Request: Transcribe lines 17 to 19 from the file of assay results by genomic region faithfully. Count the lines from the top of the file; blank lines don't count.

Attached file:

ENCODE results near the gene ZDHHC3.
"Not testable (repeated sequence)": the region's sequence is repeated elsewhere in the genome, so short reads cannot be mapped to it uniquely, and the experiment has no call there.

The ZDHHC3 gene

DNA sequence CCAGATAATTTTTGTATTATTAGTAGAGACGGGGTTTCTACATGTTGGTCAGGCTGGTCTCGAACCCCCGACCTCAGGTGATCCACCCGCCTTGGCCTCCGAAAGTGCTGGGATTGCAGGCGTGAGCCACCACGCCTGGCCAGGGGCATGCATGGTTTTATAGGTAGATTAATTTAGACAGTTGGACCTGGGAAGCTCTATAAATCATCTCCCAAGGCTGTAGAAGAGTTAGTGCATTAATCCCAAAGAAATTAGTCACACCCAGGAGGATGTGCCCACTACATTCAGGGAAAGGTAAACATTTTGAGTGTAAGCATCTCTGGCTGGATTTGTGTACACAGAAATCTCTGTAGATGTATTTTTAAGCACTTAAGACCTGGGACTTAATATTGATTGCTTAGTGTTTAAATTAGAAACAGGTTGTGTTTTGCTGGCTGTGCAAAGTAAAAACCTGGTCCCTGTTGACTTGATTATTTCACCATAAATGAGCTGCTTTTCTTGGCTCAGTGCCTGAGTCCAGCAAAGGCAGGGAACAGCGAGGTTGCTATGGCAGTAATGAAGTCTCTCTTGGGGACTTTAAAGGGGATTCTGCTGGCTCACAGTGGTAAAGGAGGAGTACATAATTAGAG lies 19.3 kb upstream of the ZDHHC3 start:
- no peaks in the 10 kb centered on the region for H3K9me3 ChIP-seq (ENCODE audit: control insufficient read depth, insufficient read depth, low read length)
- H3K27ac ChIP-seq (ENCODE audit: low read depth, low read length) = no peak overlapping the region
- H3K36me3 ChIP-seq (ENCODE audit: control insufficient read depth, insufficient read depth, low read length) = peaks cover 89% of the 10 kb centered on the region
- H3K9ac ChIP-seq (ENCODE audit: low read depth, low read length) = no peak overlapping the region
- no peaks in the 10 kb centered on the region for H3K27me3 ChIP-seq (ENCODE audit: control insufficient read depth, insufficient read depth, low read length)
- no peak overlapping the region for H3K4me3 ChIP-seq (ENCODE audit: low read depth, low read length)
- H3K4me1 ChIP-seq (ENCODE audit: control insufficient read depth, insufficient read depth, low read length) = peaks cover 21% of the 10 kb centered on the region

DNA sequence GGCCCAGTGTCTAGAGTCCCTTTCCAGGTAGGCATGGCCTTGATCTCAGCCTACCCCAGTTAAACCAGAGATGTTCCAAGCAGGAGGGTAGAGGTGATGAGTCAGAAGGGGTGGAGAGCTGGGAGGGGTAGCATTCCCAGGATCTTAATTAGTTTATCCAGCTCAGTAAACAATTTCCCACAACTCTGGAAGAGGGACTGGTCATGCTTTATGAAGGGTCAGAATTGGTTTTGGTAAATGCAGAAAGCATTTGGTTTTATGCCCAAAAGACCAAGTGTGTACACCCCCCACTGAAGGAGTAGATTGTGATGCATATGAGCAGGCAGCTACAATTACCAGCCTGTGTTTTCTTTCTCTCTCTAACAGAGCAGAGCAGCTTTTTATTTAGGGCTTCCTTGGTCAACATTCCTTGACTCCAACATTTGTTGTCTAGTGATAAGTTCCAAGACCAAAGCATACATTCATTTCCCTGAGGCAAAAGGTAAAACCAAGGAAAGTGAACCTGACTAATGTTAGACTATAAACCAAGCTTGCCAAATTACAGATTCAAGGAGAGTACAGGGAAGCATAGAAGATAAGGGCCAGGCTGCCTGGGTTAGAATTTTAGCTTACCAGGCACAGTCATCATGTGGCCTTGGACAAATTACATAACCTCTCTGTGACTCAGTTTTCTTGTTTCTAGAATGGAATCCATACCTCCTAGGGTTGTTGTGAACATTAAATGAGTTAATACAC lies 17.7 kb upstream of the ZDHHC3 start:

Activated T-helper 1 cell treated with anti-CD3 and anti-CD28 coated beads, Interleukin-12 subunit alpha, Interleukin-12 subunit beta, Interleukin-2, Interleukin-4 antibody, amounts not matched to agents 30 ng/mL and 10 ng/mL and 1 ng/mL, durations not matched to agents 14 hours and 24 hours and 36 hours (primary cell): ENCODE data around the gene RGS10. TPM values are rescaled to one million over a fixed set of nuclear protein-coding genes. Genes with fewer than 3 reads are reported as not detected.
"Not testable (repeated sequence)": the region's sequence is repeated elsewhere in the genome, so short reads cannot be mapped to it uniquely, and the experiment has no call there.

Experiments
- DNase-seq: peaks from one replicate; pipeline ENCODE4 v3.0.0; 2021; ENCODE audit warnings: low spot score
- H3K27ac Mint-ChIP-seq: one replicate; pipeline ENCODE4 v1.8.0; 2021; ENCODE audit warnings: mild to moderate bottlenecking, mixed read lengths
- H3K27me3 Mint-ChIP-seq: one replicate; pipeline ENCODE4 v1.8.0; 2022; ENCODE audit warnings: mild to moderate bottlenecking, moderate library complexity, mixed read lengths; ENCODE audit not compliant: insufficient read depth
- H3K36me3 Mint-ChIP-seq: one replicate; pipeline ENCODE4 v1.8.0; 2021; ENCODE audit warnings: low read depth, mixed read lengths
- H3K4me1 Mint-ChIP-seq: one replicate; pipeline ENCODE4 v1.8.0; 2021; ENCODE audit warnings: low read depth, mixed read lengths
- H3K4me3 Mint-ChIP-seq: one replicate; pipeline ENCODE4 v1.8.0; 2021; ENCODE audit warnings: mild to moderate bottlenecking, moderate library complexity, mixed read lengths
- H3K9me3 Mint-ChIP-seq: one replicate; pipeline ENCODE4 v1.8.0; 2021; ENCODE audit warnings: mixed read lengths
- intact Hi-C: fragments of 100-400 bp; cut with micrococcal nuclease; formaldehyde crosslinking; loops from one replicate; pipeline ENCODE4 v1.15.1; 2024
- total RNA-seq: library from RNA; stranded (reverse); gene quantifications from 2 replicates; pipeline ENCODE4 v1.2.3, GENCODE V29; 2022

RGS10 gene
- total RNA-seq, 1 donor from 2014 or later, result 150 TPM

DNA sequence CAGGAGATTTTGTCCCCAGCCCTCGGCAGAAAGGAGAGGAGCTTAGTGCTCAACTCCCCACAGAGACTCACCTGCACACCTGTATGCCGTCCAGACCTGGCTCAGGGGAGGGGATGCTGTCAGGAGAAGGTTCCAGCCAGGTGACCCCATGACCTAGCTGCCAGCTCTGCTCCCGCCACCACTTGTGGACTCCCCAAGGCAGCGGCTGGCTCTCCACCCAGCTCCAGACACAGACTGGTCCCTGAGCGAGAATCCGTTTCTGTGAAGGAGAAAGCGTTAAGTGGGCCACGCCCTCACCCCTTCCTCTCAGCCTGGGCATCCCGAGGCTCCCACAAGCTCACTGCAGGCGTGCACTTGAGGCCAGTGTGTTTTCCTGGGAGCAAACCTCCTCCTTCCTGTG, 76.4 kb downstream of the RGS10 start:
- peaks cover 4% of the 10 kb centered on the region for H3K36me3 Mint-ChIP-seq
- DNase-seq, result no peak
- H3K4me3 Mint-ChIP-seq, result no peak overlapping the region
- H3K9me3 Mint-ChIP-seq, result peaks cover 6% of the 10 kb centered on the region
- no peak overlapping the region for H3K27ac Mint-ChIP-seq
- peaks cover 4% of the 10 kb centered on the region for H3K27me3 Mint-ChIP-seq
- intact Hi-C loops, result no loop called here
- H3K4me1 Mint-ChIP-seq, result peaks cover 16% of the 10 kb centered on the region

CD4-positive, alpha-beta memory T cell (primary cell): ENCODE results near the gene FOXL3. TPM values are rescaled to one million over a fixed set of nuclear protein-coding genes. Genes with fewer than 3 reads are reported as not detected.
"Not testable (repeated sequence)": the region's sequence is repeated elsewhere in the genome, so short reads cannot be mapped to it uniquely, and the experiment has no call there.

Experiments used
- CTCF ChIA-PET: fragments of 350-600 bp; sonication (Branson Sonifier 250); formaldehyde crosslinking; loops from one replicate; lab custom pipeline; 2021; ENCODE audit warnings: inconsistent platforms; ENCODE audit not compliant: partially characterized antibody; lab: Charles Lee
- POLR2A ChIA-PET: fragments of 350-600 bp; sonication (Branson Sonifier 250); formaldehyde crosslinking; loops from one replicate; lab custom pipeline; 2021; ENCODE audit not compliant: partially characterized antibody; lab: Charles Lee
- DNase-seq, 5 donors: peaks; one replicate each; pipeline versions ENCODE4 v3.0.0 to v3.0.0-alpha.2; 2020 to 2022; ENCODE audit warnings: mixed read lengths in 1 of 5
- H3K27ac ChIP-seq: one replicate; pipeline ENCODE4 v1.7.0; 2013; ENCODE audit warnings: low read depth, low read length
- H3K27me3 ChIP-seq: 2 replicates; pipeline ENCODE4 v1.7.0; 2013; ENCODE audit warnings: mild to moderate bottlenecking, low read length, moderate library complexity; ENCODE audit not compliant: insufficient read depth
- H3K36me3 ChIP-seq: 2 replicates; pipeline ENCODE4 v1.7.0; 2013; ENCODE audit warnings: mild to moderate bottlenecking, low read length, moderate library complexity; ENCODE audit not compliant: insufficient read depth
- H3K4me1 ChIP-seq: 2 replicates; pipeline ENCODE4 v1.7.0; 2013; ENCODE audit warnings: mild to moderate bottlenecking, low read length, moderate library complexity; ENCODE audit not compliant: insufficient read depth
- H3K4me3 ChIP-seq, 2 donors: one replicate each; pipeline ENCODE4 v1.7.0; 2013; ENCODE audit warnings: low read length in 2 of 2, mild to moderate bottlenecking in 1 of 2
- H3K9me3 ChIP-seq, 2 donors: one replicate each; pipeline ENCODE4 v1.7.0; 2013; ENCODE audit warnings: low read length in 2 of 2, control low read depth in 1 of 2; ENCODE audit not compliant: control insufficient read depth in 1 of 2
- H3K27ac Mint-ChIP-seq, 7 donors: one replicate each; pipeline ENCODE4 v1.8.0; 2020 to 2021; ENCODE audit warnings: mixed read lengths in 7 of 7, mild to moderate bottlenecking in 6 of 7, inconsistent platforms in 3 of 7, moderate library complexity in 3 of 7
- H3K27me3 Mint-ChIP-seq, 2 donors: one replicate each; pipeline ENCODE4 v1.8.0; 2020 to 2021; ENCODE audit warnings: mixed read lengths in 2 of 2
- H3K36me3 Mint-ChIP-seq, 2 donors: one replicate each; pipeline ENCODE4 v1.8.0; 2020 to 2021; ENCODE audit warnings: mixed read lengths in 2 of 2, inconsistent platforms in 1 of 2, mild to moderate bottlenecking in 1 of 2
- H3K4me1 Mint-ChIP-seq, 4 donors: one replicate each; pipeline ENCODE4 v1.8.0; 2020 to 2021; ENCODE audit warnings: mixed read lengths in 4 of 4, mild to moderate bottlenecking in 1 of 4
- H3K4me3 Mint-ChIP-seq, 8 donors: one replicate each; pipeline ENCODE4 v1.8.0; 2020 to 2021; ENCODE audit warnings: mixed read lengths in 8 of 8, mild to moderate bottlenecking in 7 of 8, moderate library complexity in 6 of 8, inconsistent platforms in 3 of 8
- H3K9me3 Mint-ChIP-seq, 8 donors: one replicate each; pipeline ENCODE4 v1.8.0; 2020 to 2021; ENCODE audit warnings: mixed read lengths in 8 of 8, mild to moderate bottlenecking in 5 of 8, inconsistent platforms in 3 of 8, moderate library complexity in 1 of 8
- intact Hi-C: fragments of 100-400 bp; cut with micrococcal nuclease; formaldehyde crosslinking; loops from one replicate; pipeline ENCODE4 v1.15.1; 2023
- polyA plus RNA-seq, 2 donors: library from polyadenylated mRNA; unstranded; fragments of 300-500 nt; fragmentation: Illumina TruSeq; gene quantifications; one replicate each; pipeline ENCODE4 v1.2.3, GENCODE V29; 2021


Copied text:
- H3K27ac Mint-ChIP-seq: one replicate; pipeline ENCODE4 v1.8.0; 2021; ENCODE audit warnings: mild to moderate bottlenecking, mixed read lengths
- H3K27me3 Mint-ChIP-seq: one replicate; pipeline ENCODE4 v1.8.0; 2022; ENCODE audit warnings: mild to moderate bottlenecking, moderate library complexity, mixed read lengths; ENCODE audit not compliant: insufficient read depth
- H3K36me3 Mint-ChIP-seq: one replicate; pipeline ENCODE4 v1.8.0; 2021; ENCODE audit warnings: low read depth, mixed read lengths